The trees are large enough now to provide some privacy from the road, and frame the view out to the treed lot across the street.  There is a long view now from the house, out.  We did add enough soil to level the ground, and we seeded the area with a sun-shade grass mix. However, I feel sure that the moss will reclaim the area from the grass in short order.

We enlarged the sidewalk by 18″ from the drive to the porch terrace. Once we got close to the locust, we quit digging for a base for the stone. I had no intentions of cutting into the surface roots of the tree. We had some flagstone stockpiled at the landscape yard that was a pretty good match.  Once the surface of the stone ages, and the moss fills the gravel joints, it will be difficult to tell that the walk had ever been disturbed.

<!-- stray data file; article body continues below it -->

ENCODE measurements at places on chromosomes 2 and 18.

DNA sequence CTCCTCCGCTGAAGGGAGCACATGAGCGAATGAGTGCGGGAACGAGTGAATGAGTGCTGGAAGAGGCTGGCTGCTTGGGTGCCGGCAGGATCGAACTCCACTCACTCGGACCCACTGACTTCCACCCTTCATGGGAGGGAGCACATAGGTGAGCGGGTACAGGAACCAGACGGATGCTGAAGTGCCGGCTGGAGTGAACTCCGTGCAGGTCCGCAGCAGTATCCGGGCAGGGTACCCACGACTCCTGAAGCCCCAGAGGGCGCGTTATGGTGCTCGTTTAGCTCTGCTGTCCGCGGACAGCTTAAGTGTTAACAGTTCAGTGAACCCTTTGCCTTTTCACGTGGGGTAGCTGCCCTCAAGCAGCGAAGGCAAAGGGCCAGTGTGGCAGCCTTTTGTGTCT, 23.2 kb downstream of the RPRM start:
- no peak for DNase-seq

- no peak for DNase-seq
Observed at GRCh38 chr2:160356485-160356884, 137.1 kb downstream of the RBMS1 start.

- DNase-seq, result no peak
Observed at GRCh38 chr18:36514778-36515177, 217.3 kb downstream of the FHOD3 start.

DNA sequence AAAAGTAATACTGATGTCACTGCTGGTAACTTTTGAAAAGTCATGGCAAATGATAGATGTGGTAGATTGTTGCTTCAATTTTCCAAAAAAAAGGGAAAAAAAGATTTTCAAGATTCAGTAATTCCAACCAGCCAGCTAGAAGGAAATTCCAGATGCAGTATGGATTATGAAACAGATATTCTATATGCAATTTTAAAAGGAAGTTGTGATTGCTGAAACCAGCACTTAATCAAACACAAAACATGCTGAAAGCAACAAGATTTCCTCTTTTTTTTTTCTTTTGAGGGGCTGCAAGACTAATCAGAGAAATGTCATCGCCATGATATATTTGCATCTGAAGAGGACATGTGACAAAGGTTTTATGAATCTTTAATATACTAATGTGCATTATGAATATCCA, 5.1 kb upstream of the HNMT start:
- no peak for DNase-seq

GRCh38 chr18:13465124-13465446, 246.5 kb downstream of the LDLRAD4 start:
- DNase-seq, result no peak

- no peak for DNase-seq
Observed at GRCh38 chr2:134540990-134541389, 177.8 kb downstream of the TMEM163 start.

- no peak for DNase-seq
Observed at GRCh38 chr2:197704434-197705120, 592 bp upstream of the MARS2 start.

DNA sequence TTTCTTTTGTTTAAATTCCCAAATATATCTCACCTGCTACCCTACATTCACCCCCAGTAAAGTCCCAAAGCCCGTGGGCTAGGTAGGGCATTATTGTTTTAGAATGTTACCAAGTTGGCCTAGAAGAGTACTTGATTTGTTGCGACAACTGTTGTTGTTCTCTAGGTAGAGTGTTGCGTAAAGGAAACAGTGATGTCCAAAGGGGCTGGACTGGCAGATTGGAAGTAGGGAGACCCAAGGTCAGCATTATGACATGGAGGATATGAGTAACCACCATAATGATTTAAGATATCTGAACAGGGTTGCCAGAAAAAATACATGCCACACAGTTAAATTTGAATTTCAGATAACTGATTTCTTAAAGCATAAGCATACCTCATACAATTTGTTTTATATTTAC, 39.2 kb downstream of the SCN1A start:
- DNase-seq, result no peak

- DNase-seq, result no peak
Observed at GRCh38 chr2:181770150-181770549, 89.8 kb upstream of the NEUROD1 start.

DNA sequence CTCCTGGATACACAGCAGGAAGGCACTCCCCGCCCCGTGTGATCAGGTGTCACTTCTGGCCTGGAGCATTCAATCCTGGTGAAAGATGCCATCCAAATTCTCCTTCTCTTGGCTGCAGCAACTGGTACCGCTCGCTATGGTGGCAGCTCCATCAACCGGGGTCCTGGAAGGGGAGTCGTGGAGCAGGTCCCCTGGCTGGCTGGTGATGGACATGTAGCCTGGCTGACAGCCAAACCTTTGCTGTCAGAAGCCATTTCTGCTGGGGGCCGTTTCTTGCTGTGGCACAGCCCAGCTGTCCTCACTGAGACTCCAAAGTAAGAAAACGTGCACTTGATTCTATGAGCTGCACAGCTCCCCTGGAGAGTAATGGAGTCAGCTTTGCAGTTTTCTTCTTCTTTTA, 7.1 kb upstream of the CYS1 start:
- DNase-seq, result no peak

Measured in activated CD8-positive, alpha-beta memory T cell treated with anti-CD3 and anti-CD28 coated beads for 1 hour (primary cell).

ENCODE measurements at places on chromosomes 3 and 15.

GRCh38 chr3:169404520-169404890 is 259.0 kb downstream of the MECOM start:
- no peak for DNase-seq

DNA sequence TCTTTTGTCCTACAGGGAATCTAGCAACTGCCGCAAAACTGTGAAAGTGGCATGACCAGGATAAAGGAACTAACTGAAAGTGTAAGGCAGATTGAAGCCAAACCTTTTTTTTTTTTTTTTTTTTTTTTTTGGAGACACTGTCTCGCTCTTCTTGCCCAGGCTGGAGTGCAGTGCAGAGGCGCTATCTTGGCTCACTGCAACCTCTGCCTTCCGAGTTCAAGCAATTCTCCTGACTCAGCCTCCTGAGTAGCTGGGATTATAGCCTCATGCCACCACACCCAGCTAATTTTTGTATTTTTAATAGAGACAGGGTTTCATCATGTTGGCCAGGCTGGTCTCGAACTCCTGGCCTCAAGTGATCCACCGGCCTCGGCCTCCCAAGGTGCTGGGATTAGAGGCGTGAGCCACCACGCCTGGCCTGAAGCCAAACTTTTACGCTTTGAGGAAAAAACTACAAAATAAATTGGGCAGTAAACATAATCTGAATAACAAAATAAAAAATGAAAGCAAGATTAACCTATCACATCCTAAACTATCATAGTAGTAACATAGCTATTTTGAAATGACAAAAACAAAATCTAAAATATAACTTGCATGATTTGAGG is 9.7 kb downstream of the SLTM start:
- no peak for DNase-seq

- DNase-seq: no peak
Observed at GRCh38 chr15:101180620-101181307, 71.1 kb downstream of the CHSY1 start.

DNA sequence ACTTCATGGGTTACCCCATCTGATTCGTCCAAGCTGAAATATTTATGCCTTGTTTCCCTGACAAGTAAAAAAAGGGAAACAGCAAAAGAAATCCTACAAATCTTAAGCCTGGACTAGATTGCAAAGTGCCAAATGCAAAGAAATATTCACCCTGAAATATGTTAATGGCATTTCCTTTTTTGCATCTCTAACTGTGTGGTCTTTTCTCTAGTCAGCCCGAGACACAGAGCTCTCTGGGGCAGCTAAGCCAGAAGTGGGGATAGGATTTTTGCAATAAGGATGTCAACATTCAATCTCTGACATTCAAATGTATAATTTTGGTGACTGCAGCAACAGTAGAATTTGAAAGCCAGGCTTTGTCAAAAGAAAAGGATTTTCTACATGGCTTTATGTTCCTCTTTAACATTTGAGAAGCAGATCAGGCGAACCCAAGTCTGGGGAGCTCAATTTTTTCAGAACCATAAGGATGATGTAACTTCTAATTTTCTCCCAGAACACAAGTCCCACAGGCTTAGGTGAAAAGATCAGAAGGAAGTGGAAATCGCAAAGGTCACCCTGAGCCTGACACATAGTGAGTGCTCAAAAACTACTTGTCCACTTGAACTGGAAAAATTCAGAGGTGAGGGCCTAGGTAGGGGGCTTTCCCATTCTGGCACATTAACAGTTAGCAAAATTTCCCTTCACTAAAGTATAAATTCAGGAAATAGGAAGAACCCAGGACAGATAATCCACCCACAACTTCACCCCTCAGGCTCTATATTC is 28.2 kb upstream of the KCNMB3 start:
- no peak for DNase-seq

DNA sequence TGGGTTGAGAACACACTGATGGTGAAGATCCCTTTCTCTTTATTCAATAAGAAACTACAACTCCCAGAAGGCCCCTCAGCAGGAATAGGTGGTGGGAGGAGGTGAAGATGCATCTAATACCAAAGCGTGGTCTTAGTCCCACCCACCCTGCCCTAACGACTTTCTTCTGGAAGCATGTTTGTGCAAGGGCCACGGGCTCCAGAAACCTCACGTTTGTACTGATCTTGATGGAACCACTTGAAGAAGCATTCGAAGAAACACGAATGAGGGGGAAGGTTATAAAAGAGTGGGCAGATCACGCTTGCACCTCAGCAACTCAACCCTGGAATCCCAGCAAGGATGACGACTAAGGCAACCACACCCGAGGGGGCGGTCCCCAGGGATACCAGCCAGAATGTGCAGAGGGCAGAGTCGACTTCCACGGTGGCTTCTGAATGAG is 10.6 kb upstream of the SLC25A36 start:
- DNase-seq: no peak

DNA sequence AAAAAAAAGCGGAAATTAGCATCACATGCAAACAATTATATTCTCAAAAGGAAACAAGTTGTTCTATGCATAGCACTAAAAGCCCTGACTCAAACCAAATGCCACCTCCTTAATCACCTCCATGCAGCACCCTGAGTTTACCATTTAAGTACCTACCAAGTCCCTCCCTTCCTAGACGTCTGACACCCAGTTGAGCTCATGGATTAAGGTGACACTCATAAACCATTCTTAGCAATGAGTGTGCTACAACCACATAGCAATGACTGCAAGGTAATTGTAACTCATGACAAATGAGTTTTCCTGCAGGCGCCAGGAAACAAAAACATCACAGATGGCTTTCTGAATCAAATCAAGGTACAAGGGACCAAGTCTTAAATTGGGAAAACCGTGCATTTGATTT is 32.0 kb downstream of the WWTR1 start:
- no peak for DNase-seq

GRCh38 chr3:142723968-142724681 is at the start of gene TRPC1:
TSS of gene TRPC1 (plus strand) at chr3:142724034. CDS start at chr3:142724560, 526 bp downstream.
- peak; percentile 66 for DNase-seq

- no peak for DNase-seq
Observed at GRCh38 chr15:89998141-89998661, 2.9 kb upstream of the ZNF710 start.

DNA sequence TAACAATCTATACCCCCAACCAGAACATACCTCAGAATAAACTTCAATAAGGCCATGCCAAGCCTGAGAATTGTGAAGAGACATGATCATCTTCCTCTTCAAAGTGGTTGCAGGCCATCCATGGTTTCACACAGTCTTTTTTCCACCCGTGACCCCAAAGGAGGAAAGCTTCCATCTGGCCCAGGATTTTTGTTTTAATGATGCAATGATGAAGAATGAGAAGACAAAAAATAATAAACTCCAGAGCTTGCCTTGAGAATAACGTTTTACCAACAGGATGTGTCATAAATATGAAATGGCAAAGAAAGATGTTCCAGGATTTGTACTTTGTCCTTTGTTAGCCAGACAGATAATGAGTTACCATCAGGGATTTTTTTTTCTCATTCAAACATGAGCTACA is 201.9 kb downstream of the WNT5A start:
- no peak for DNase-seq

The view from the drive is inviting. The wider walkway makes it possible for two people to walk side by side.

The landscape lights were readily relocated, as were a trio of vintage concrete mushrooms.  They have taken on the job of screening the pipe in the grass.The tricolor beech, and a pair of vintage stone ravens on pedestals are beautiful and distinctive.

The view from the street will be greatly improved once their arborist comes to cut the dead wood out of the locust, and the suckers from the base of that incredible elm.  The lower trunk of that elm is spectacular, and will easily be seen from the walk and the street. I know my clients will continue to take great care of all of their trees. The healthy American elm is ample evidence of that.